This is where DxO rises above its rival. If we have an old camera, or images that are speckled from broken or dead pixels on our sensor, the Pro 8 Elite Dead Pixel slider will simply eradicate such artefacts instantly.
Sadly, Camera Raw’s own noise-reduction functionality is found wanting in comparison.
We can export to Photoshop and run all sorts of image tweaks, but its aberration tools really are second place to DxO’s. Pro 8 Elite’s database and recognition of lenses and bodies – as well as its automatic image updates dependant on the spec listed and selected – far outweighs what can be done with Lens Correction options in Adobe’s solutions.
Camera Raw does have a Lens Profiling option, but this is sadly a little less user-friendly in its approach.
DxO’s Lens Softening tool, on the other hand, is a game-changing image sharpener, which uses image data to set the softness into three key areas – Global, Detail and Bokeh.
Images can be restored to a useable standard, as if they were sharp all along. Camera Raw competes by coupling several options, including Contrast and Sharpness tools and the Clarity slider, all applied to bring back edge detail efficiently.
The colour-correction tools available in both DxO Pro 8 Elite and Camera Raw provide cutting-edge functionality. Options are available in both to select profiles already installed and immediately proof imagery, all while completely controlling colour.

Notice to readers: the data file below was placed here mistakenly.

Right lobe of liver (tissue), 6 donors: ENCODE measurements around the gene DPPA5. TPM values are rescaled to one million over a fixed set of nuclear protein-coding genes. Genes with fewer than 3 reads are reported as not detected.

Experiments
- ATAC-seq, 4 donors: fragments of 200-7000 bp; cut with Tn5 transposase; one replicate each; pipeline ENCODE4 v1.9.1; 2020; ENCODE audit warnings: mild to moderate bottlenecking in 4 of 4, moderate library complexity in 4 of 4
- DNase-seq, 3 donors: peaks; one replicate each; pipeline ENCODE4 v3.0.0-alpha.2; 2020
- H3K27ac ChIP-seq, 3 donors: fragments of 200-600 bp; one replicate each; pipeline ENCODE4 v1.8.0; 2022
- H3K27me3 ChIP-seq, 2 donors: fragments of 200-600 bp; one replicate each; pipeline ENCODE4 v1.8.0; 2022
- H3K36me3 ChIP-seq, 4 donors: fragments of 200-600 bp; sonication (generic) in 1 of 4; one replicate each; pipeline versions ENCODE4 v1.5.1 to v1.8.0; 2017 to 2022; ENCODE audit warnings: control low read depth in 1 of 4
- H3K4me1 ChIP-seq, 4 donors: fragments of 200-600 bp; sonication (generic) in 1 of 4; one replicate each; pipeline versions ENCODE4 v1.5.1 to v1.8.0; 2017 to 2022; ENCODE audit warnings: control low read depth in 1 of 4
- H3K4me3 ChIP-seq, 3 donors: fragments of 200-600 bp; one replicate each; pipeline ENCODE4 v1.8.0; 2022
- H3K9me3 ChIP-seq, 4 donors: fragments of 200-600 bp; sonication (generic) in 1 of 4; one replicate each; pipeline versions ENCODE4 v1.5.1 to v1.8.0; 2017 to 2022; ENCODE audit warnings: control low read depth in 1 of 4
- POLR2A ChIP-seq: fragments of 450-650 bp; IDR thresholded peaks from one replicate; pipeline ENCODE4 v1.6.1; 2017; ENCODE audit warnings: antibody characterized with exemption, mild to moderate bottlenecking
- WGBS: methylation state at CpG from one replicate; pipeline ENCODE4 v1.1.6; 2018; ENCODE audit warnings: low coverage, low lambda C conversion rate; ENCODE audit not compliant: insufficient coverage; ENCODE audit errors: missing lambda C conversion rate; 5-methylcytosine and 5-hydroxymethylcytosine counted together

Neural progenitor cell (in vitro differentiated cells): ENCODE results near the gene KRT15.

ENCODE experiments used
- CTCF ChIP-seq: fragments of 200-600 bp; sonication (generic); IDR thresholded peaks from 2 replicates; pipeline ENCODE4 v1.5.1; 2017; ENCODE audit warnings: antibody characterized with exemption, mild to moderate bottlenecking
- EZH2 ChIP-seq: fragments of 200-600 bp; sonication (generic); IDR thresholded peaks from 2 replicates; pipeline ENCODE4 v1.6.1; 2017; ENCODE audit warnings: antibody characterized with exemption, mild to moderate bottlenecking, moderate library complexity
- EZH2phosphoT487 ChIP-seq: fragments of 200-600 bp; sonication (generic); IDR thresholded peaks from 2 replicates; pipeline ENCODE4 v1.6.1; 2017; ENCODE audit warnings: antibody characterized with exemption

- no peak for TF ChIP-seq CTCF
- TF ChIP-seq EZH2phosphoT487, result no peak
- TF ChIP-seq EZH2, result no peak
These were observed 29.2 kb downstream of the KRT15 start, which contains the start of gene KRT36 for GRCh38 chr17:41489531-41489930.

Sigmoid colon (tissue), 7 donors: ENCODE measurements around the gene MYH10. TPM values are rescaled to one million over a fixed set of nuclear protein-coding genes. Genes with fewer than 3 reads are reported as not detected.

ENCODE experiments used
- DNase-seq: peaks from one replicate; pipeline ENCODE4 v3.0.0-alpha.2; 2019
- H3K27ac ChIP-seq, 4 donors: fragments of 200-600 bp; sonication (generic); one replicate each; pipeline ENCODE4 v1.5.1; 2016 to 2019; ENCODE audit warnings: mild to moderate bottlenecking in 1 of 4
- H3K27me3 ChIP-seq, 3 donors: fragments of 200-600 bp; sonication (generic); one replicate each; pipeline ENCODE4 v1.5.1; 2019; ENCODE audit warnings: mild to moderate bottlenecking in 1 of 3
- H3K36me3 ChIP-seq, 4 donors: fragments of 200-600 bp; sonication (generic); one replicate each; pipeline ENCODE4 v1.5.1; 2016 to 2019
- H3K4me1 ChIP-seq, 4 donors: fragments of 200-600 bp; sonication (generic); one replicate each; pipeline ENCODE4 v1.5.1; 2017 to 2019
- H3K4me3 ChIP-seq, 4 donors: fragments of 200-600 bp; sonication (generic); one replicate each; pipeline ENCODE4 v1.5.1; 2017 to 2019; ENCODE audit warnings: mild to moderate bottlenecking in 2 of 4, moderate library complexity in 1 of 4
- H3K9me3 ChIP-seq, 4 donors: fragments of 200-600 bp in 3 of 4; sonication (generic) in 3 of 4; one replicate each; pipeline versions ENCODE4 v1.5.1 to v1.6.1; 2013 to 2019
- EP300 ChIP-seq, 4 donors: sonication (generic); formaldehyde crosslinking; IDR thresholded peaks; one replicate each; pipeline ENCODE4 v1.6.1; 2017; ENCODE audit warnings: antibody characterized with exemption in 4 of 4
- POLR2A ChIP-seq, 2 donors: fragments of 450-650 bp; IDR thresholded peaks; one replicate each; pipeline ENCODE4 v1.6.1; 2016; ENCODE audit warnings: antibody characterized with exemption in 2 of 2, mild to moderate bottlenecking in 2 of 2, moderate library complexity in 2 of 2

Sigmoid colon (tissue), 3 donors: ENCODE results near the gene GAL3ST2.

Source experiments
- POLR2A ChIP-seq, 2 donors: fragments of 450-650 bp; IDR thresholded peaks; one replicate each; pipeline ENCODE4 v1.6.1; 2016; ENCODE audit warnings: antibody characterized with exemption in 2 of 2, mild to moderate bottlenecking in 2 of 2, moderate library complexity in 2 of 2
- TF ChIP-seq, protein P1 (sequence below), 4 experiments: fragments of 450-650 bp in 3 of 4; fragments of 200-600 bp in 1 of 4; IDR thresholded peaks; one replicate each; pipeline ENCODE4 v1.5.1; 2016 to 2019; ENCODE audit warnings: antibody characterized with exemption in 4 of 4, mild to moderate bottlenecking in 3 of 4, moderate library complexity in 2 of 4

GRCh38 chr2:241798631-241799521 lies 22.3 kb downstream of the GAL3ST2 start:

In Camera Raw, we’re instantly greeted with the Vibrance and Saturation controls, as well as a Histogram to show us channel information.
We also have controls dedicated to white balance, which we can override or create first-time effects using presets. Most importantly, we have individual Hue, Saturation and Luminance controls, which mean that we can alter a selection of tones.
A complement to these controls comes in the form of the Split Toning panel, where we can tone the shadows and highlights, as well as add a more stylised look to our images.
This can be enhanced further by the software’s Adjustment brush. This enables us to paint onto an image non-destructively, by using a mask over the selected area and editing with various adjustments.
Sadly, DxO doesn’t have an Adjustment brush for painting. It does, however, have Global and specific HSL controls, as well as the Tonal Curve option, which adjusts the RGB value of an image.
Another DxO function that’s very useful is its Color Rendering option, which enables us to target our colour rendering to a camera body, film style or ICC profile. This helps maintain a solid colour profile.
For us, DxO Optical Pro 8 Elite is the clear winner, due to its incredible sharpening options, extensive lens database and chromatic aberration tools.
Where Camera Raw should have won with its Adjustment brush and Split Toning, it pales in comparison when combating noise and pixels and hasn’t advanced enough with its automation.
Seeing as DxO is a stand-alone editor, as well as a processor, it’s a clear Adobe competitor.